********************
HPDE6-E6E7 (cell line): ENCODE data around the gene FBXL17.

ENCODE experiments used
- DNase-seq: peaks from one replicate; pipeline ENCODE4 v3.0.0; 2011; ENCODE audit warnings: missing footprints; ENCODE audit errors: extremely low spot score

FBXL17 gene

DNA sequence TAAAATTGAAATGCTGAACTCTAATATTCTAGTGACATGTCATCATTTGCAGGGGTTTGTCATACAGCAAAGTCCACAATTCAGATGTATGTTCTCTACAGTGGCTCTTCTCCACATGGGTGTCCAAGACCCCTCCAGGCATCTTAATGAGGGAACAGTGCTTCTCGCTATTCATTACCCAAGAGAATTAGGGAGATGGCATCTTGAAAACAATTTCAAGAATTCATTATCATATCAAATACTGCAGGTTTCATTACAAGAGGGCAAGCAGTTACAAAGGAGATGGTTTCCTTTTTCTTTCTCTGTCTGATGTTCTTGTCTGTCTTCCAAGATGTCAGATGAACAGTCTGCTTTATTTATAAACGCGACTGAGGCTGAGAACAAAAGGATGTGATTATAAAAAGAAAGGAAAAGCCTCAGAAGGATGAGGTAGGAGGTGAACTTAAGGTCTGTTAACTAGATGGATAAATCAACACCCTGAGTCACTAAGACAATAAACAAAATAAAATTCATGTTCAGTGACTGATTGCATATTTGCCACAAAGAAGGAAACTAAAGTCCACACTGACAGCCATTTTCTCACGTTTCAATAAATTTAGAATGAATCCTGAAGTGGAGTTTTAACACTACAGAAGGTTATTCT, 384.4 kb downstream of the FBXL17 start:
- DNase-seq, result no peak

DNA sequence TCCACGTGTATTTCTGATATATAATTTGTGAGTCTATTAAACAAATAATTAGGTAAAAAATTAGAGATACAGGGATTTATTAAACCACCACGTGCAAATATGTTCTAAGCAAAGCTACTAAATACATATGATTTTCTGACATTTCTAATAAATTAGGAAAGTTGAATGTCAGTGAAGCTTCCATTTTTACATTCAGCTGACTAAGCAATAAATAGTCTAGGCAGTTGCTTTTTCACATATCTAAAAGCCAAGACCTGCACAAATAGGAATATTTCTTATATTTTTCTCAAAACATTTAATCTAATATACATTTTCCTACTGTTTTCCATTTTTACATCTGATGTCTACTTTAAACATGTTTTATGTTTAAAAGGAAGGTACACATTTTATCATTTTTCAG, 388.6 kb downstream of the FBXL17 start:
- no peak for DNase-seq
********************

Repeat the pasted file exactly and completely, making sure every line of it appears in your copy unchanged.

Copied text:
HPDE6-E6E7 (cell line): ENCODE data around the gene FBXL17.

ENCODE experiments used
- DNase-seq: peaks from one replicate; pipeline ENCODE4 v3.0.0; 2011; ENCODE audit warnings: missing footprints; ENCODE audit errors: extremely low spot score

FBXL17 gene

DNA sequence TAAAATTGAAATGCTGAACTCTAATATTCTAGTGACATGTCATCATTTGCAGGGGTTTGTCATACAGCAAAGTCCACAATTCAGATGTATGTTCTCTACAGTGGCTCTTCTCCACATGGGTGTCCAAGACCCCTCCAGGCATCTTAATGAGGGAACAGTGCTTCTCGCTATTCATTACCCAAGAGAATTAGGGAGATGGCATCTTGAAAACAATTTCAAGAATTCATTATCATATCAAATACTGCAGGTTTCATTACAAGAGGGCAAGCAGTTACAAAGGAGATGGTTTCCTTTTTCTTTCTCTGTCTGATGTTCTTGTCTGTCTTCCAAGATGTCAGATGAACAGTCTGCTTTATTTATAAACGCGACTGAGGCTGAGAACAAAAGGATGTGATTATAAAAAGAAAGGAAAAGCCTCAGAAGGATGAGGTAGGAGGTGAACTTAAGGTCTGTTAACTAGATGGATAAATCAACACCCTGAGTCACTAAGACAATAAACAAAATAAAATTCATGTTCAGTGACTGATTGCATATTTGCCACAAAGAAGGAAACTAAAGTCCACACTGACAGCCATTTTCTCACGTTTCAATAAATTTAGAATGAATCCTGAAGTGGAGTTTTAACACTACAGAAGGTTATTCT, 384.4 kb downstream of the FBXL17 start:
- DNase-seq, result no peak

DNA sequence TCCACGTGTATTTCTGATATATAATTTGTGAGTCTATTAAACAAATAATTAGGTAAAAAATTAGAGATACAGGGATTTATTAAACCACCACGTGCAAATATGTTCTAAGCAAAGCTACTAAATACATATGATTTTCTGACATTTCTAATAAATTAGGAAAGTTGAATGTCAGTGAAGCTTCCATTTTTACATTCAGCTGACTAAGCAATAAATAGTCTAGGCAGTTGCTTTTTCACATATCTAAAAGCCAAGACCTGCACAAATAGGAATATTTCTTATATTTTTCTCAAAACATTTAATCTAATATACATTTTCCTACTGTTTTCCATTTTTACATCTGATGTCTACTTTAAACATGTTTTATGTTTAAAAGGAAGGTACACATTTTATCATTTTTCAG, 388.6 kb downstream of the FBXL17 start:
- no peak for DNase-seq